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The foundation for a healthy generation is laid through edible education.

THUWAL — The Edible School Garden Project (ESGP) project aims to include plant science, wholesome eating habits, and sustainable farming methods into K–12 curricula.

The project’s objective is to provide all K–12 students in Saudi Arabia with a locally grown, cost–free, healthy lunch by having instructors and students grow their own food at school.

This is accomplished by including every stage of a sustainably farmed meal, from planting and harvesting to cooking and composting.

Professor Rod A. Wing, the CDA’s director, gave a history of the project. “KAUST is committed to equipping and motivating the young minds of Saudi Arabia with the knowledge, skills, and confidence to face what is perhaps the most pressing challenge of this century,” the university said.: How can we sustainably feed our fast expanding population?” he said.

“We think that edible education helps children to acquire a deep and critical awareness of food production, healthy lifestyles, and the environment and encourages them to apply this knowledge to construct sustainable food systems in their communities,” the speaker concluded.

To create the first edible school gardens in Saudi Arabia, TKS students partnered with plant scientists and gardening specialists, while TKS educators and CDA staff developed the related curriculum.

The two pilot gardens, which are situated on the TKS campuses for kindergarten and grades 1 through 12, are an essential component of the curriculum for the 2022–2023 academic year. Students will conduct practical plant science experiments in the TKS labs with the assistance of university researchers.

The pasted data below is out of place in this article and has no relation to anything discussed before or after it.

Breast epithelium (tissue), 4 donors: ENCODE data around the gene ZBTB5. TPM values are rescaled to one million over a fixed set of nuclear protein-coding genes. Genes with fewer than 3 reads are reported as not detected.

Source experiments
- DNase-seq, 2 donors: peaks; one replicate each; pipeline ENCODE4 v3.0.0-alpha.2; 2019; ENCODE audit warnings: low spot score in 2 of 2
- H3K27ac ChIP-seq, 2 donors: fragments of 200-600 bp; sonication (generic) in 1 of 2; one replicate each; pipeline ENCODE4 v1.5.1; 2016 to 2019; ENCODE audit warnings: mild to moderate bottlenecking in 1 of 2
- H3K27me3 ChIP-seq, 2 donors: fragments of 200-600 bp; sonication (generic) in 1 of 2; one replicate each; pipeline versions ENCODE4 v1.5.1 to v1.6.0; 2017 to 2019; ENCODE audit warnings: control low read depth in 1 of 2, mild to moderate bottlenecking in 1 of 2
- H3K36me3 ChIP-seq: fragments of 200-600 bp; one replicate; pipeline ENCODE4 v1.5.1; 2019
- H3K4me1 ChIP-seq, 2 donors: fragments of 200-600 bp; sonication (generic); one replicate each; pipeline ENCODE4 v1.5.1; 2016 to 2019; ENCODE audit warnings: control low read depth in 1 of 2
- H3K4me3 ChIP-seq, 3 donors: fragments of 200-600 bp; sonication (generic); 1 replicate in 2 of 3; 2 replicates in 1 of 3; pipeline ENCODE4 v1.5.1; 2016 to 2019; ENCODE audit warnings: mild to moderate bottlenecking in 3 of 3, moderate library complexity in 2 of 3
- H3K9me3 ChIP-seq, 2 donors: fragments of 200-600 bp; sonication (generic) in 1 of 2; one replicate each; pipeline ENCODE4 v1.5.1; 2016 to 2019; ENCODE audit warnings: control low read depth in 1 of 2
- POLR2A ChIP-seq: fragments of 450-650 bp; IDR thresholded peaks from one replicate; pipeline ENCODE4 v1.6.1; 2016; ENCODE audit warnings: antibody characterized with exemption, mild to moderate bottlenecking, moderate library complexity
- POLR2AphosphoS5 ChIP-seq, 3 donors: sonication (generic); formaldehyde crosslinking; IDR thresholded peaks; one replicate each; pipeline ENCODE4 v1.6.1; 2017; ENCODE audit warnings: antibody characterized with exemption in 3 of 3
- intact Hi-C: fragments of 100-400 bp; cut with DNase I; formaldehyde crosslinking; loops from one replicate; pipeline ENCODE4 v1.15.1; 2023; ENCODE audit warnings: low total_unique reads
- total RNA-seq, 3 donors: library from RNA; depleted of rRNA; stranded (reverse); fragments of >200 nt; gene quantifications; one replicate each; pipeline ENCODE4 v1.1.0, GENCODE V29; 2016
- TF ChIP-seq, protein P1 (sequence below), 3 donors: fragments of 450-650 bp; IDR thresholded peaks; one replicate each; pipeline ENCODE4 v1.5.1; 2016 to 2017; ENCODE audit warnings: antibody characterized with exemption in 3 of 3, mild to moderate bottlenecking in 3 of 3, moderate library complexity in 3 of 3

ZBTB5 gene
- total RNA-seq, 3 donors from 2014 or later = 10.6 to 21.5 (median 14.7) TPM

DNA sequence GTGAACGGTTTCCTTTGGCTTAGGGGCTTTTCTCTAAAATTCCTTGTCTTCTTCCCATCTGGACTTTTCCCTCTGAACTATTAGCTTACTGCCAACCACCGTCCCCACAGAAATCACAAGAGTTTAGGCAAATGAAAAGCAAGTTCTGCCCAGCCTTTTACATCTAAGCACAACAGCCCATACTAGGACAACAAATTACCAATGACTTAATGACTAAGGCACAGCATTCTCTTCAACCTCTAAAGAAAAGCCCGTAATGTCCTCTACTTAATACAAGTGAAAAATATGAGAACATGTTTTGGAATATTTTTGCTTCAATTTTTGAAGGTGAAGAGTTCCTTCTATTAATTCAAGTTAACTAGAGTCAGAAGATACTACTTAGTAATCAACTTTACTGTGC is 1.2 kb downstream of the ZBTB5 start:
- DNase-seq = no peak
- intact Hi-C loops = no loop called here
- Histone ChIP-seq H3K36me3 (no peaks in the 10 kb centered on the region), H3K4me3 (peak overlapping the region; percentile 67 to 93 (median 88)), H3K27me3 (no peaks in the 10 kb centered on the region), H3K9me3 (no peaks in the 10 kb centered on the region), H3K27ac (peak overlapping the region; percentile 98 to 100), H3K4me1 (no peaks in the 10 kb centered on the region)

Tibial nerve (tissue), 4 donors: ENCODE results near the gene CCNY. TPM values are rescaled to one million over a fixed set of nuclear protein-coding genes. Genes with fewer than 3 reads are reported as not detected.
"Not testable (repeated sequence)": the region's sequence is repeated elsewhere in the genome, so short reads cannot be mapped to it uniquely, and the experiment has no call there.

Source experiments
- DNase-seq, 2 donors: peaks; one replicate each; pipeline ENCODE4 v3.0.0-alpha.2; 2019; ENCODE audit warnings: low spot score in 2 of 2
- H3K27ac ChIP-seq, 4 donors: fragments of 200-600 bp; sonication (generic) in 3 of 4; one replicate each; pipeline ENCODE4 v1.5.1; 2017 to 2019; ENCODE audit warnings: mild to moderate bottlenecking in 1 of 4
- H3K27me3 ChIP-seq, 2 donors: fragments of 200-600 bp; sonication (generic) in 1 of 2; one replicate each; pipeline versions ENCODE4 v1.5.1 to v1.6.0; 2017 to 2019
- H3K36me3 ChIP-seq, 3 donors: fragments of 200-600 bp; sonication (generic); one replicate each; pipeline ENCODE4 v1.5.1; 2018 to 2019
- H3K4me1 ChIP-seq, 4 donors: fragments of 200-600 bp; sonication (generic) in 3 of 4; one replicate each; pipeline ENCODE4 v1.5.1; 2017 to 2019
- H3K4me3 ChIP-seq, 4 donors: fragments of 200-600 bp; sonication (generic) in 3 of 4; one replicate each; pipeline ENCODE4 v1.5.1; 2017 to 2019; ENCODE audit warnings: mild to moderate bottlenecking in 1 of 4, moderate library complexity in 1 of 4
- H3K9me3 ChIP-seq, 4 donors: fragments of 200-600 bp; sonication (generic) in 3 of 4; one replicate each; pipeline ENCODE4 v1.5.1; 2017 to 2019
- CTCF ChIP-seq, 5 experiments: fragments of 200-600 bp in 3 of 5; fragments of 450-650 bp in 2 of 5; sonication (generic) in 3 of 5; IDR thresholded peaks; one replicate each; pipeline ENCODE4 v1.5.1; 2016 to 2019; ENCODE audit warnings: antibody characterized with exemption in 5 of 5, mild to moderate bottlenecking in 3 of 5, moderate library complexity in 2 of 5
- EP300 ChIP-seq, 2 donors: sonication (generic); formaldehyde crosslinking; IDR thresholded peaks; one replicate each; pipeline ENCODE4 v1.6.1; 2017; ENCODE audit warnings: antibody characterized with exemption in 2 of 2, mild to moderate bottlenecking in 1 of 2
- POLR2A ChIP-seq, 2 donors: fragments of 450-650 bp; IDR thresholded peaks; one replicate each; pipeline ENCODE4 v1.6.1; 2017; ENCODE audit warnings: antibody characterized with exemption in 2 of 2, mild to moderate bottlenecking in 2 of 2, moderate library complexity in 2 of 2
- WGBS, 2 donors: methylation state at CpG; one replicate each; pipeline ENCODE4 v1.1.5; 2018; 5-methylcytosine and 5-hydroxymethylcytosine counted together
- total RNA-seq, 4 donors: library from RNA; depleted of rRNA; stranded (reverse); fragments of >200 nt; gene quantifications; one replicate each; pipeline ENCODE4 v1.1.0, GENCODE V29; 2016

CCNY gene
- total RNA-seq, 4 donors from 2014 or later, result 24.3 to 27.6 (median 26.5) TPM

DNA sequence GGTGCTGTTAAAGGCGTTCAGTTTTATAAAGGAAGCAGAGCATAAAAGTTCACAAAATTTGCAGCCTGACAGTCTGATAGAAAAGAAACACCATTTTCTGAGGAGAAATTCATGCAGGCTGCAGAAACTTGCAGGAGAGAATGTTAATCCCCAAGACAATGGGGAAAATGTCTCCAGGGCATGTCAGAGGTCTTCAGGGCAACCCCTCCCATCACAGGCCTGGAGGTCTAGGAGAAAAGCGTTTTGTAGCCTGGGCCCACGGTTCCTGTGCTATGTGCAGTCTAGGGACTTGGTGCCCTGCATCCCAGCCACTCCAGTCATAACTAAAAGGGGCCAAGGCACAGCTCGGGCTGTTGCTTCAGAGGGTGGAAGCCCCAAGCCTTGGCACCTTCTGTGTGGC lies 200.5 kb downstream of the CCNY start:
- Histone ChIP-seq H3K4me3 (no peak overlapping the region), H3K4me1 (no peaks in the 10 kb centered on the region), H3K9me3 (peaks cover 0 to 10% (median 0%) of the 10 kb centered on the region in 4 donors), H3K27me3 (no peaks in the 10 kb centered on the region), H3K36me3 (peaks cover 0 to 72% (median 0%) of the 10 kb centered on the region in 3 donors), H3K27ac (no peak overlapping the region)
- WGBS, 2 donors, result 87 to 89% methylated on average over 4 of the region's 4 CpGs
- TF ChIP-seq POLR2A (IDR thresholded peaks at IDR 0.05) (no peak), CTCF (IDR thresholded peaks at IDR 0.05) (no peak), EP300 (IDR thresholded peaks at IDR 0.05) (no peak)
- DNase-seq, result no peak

The two pilot gardens, which are situated on the TKS campuses for kindergarten and grades 1 through 12, are an essential component of the curriculum for the 2022–2023 academic year. Students will conduct practical plant science experiments in the TKS labs with the assistance of university researchers.

Dr. Michelle Remington, director of TKS, talked eloquently about the initiative. She said, “The Edible School Garden Project embodies The KAUST School’s ambition to be a boldly adventurous pioneer in K-12 education and to positively affect mankind.

The initiative improves scientific instruction while highlighting the importance of the Sustainable Development Goals (SDGs) in our curriculum. The edible school gardens serve as outdoor classrooms where our children may learn about and put many of these SDGs into reality.

The creation of a TKS greenhouse is the focus of the pilot project’s following phase. The Edible School Garden Project is now being expanded to new schools around the Kingdom by the CDA and its partners. — SG

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